Opportunity knocks

Cate Prestidge checked out Te Awamutu’s op shop scene – and came away with a bargain buy in the form of a Gorman cushion – and a great story.

SPCA store manager Kelly Smit checks items on the ‘pre-loved labels’ rack.

Te Awamutu is becoming a destination for bargain hunters now that the town boasts at least six opshops in the central business district.

The stores are a hive of activity after an influx of donations over summer.

Vanessa Hay and Fi O’Connor on deck at the Salvation Army Family Store.

Michell Bluett, assistant manager at Hato Hone St John on Alexandra Street, says residents are generous and she’s noticed an increase in donations and customers as the town grows.

She says “amazing volunteers” sort donated goods all year, but January is always busy as people shift house or have a summer declutter. Clothing is a popular item “all sorts of brands come in, some still with labels”.

At the Salvation Army Family Store off George St, manager Vanessa Hay says the team do a fantastic job getting new stock out daily. The team take pride in the look and feel of the store and enjoy their regulars and new customers. Hay has noticed more people “doing the op shop rounds” and says clothing and small furniture items are popular as well as collectibles like Crown Lynn and Temuka Pottery.

Over at Red Cross in Bank St, manager Debra Morrissey is singing along to disco music as she sorts through a bag of clothes.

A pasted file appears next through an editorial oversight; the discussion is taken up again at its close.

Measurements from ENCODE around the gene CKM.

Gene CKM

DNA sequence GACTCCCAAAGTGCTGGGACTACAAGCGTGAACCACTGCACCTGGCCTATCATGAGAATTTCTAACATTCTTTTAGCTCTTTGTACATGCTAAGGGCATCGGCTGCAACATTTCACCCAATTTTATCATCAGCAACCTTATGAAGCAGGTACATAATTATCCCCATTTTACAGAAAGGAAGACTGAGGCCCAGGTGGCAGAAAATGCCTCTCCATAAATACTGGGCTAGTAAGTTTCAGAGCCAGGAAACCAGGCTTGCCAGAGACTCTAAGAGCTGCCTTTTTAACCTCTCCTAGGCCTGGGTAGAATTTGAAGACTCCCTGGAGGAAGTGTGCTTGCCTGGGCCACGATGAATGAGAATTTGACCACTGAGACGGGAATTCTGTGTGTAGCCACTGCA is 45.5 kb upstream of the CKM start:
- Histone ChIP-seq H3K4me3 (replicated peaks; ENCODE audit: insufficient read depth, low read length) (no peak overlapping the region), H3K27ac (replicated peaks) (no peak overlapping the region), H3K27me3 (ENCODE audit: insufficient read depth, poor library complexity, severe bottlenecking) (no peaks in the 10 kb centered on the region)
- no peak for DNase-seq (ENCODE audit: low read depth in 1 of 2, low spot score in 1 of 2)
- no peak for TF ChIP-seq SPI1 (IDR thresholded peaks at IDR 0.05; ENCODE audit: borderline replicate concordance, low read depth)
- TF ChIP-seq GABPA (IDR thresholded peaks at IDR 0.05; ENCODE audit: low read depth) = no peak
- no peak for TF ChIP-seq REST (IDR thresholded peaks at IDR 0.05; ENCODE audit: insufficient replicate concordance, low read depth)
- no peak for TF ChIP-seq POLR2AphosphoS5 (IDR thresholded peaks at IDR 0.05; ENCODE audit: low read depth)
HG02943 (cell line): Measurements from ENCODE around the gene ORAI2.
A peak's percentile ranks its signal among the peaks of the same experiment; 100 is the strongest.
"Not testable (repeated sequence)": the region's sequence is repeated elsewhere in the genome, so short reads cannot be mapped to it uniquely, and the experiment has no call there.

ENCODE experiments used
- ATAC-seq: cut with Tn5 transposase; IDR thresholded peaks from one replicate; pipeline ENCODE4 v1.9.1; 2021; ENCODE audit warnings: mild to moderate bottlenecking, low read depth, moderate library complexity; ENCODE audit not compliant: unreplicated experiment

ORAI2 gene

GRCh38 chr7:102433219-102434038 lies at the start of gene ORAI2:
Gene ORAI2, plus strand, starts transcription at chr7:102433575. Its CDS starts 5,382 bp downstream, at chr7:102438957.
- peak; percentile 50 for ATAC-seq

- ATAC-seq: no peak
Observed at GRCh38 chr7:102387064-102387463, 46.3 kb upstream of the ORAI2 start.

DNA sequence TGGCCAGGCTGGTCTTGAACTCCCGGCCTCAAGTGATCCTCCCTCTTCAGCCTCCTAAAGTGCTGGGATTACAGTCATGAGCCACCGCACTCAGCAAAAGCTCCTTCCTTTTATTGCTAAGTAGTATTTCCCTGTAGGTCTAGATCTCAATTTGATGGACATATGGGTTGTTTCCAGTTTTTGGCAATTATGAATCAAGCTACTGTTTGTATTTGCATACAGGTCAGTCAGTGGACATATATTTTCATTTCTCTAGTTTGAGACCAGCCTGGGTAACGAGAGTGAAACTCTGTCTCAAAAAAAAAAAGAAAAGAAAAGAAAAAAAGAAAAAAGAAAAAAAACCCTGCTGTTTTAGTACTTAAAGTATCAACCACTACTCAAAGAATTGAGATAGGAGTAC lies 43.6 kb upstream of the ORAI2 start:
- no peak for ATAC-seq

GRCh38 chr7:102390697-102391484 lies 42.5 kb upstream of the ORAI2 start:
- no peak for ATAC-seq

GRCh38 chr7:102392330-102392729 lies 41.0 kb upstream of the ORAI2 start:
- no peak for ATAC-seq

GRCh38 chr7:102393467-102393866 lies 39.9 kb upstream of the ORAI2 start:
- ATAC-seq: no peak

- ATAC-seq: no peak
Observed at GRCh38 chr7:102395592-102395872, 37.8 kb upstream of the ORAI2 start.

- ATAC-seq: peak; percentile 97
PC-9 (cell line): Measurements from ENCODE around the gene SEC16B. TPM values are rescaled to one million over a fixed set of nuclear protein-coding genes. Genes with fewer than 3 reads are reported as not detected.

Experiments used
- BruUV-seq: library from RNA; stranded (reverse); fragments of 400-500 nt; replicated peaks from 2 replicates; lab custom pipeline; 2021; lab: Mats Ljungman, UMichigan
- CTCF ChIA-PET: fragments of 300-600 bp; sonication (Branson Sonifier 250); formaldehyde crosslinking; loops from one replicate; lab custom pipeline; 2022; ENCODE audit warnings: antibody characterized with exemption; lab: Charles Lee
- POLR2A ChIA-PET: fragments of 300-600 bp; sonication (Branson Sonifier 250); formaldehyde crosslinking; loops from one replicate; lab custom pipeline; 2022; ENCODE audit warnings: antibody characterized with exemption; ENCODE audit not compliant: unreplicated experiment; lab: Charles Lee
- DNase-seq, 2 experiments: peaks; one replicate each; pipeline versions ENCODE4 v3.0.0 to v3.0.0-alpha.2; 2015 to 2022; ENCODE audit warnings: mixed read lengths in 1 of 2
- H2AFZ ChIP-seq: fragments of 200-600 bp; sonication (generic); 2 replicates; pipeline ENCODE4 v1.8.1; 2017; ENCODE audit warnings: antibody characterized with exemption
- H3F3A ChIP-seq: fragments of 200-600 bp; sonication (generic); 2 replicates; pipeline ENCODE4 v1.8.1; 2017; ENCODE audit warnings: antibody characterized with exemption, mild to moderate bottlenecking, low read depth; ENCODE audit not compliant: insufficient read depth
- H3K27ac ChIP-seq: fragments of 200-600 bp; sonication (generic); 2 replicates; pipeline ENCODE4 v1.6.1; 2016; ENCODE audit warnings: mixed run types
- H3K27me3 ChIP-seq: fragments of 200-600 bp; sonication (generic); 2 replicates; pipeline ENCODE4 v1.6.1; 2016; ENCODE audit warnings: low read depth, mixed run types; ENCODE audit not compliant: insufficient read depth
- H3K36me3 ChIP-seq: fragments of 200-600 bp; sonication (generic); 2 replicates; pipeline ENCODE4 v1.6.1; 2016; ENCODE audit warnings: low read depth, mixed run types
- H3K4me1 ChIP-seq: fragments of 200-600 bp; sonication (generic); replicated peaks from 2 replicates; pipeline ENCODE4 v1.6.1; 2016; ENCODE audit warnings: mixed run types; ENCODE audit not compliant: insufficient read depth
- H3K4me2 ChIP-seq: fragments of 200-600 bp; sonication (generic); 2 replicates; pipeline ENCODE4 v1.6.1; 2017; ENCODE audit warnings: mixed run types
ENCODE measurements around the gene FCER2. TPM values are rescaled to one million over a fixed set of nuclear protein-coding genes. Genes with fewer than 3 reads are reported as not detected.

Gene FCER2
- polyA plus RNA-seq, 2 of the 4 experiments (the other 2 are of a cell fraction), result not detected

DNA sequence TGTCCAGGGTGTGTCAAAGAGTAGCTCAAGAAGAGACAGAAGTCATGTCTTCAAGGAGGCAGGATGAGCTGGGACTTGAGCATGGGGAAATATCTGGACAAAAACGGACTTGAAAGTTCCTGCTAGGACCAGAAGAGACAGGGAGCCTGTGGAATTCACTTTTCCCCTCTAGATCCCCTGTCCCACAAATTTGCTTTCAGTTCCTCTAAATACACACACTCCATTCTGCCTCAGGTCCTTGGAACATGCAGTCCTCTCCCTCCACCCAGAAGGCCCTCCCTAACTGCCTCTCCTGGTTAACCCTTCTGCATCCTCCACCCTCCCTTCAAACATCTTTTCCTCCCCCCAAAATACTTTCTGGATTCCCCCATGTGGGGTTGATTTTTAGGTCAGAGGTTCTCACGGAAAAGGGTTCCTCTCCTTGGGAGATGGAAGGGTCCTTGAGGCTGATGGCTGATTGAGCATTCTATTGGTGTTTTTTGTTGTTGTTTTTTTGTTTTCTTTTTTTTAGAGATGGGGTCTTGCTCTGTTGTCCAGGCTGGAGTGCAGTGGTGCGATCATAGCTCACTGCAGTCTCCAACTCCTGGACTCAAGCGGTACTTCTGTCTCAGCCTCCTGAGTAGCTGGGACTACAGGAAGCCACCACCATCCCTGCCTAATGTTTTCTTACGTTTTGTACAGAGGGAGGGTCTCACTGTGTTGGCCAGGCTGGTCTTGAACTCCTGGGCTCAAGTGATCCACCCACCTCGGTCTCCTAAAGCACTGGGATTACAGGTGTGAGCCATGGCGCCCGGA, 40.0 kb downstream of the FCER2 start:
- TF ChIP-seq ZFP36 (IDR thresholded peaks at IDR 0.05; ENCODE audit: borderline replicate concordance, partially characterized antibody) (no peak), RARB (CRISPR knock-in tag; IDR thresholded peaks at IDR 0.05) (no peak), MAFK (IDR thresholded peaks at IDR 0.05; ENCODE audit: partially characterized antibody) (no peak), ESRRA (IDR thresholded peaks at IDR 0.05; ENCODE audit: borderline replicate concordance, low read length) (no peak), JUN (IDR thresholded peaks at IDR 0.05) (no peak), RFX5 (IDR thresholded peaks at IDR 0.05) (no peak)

“I’m always singing” she laughs. A sign at the front of the store says, ‘no clothing donations today’ but Morrissey says this is just so they can catch up on what they already have and the regular deliveries of boxes from their main storage facility.

“Clothing is always great to get” she says, and people are always popping in looking for things. Morrissey tries to ensure everyday necessities like kids clothing are affordable.

Racks of colourful clothing line one side of the SPCA store on Alexandra St. Manager Kelly Smit says they’ve had non-stop donations of high-quality clothing and homewares over the festive break, including household lots. She says with people shifting they have “a bit of everything from clothing to kitchenware and bric-a-brac – you name it, we get it”.

Smit says books are popular and their regulars often donate back after reading so she has a regular sales table to move stock on. While SPCA can take most things, there are items that can’t be sold if they can’t guarantee they’re safe and fit for purpose. This includes baby carriers with straps and buckles, flammable or medical items.

In the Hospice store on George St, Hospice regional retail manager Teresa Bidlake says the summer donation boost feels like back to normal again as during lockdowns people were decluttering more while they were based at home. Bidlake says they appreciate people donating their unwanted goods and while clothing is their staple, the store is “full of new treasures everyday which help us fund quality care for cancer patients”.

Hato Hone St John volunteers Lynne Levis (left) and Annette Shilton (right) with assistant manager Michell Bluett.

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